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Irfan's screenplay will be set in the East Bay, in English, with what he describes as an "American mentality and background." But since he expects to shop it to Indian producers, he's hoping to adjust it to include dialogue in Hindi. "It depends on the opportunity. Now people in India are used to English. Films like The Namesake, more arty films, tend to be shown in English there." The catch is that he's planning to pitch his movie as a commercial production rather than an art film. "Commercial has more exposure," he notes.
Toward that end, Irfan knows he needs some musical interludes. "In a Bollywood movie you have to have music," he said. "If a guy and a girl aren't dancing, it's not a Bollywood movie."
While he is working on the screenplay for next year, Irfan will be busy coordinating another Indian film, this time a low-budget feature that's set in the East Bay and is expected to begin shooting this fall. After being recruited by an old friend he ran into recently, Irfan has been the director's local point of contact. "I'm doing whatever's required," he said. "I was assisting the line producer. They are expecting me to assist the direction and pull some resources in terms of finding a crew and locations. If this goes well, I'll be ready for my movie, but at this point my weddings are piling up on me."
As far as Irfan knows, this will be the first project from India shot from start to finish in the East Bay. And the director is talking about using the East Bay in the future for other ventures once the production team is established here.
Mumbai-based producer Anubhav Anand cast his 2006 film It's a Mismatch in the East Bay. But he shot it in Riverside because that's where the investors were and because he felt that area had a lot to offer as a locale. "For an independent movie it's always good to have access to a lot of resources. The University of Riverside was very nice to provide us with a lot of their facilities."
Finding the talent was another story. "You don't have a lot of databases out there in America where you can get these Indian actors," Anand noted. "When we started casting for certain characters, we sent out casting notices all over America and fortunately there were some organizations, some theater groups in the Bay Area, and they suggested that they would have quite a few people who would fit the bill. We were fortunate that two very good artists came from the Naatak theater group, and one person who moved from Northern California to LA was also cast. In the process I found out that Northern California does have a good concentration of people involved in arts and entertainment and theater specifically."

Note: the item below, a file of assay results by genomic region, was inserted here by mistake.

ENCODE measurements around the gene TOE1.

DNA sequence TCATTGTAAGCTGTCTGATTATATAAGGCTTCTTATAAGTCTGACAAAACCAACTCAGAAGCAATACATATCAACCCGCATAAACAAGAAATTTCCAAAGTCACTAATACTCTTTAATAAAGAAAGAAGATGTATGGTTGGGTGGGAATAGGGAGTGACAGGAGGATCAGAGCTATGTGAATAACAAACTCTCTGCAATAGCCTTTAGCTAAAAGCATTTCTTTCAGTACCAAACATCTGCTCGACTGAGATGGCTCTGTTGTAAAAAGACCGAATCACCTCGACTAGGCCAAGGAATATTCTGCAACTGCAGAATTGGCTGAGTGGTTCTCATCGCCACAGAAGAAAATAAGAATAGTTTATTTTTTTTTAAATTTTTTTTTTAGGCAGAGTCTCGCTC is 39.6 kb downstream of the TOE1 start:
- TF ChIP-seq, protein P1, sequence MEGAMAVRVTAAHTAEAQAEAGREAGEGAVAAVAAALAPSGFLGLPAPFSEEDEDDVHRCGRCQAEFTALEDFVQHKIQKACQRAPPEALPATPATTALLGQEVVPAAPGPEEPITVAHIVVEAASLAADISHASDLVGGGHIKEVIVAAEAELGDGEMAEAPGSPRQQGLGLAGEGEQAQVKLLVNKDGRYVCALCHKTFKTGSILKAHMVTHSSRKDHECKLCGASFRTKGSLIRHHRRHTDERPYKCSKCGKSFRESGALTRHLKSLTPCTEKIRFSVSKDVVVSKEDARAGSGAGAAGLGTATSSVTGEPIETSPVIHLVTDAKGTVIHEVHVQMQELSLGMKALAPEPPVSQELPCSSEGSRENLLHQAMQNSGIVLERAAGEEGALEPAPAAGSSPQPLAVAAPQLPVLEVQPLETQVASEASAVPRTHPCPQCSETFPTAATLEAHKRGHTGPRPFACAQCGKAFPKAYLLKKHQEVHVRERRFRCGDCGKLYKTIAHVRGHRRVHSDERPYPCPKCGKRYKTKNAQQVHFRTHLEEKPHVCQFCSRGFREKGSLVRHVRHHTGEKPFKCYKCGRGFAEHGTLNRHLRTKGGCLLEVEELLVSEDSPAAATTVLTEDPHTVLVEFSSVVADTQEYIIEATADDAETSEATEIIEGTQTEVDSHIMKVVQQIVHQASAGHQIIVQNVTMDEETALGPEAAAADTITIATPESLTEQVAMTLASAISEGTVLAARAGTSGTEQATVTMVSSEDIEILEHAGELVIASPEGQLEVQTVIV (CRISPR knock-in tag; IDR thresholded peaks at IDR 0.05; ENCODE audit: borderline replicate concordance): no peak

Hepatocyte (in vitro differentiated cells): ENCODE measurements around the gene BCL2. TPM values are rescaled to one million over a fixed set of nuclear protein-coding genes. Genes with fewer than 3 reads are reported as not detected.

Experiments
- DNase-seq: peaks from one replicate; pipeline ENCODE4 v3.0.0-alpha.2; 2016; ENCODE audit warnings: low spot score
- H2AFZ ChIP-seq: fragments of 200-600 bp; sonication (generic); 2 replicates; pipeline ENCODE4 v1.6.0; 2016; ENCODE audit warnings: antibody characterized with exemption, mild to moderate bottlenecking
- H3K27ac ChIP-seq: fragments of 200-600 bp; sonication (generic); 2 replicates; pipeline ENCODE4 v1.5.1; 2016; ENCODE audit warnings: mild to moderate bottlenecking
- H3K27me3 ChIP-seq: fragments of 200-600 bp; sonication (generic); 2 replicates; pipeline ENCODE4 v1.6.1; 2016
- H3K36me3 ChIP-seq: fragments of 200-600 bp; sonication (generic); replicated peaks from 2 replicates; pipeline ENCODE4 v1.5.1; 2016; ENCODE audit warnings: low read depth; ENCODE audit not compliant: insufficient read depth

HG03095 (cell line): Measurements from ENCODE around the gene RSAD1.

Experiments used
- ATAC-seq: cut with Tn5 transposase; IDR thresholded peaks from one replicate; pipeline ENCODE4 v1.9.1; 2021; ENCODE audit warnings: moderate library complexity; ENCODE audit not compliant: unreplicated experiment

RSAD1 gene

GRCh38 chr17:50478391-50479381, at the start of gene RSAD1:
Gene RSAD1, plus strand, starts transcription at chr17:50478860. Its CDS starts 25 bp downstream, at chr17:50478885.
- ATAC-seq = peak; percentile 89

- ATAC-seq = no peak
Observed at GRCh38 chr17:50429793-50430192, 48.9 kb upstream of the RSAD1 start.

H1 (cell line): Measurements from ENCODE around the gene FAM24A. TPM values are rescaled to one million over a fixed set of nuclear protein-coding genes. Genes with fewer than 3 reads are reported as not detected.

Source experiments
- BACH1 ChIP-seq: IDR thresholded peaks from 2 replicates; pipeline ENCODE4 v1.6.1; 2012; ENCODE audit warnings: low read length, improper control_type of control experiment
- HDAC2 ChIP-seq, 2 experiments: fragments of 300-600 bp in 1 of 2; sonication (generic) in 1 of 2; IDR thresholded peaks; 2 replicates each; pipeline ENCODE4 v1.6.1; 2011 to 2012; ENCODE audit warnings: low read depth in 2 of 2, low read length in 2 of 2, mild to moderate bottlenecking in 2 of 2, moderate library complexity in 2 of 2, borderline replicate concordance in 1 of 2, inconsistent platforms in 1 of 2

Local resources are a key draw, especially for independent filmmakers on a budget. Ex-Berkeley resident Leena Pendharkar was in Oakland a couple weeks ago scouting locations for her first feature film, Raspberry Magic. While lamenting that California cut its financial incentives to filmmaking, she is still excited to film here. "We're poised right on the cusp of Silicon Valley and this is a great location to shoot because it's really beautiful and it's really film-friendly," she said. "There's an overlap between the Bollywood and South Asian indie film community. We're tapping into the Indian/South Asian network of professionals who wanna see the kinds of movies we're making get made. We've done meetings with investors here."
As Indian awareness of US resources grows, and local communities look to India for their films and finances, these types of cross-fertilizations are beginning to bear fruit.
At February's Berlinale film festival, Shah Rukh Khan, widely considered the world's biggest film star, was asked if he plans to work in Hollywood. "I'm not trying to be modest, but I'm 42 years old, I'm a little brown, I don't have any specialty as an actor," he replied. "I don't know kung fu; I don't dance the Latin salsa. I'm not tall enough. There is no space for me; there is no place for me. It's not my choice. It's not like I land at the LA airport and Steven Spielberg's waiting for me there. He is not."
Yet Khan may have spoken too soon. In June, just four months later, San Leandro's India-West newspaper reported that Spielberg himself is negotiating with Mumbai-based Reliance ADA for funding to start a new company that will generate about six films a year. In exchange, Reliance will own half of the enterprise, and also is funding production houses for Brad Pitt, George Clooney, Tom Hanks, and Nicolas Cage, among others.
The underlying message is that the two film worlds are orbiting more closely. For example, in one of the California scenes from Kohli's Thoda Pyaar Thoda Magic, the angel Geeta uses her magic powers to make the HOLLYWOOD sign read BOLLYWOOD. "It won't be long before an Indian studio might just buy into a Hollywood studio," Kohli opines. "And you know, we do make more films than Hollywood. It is not an overtly aggressive message, but why not? We'd love to see a Bollywood sign like that. I think what I did — which appeared to be a joke — is not really a joke. I did it as a fun thing but, yes, you never know."
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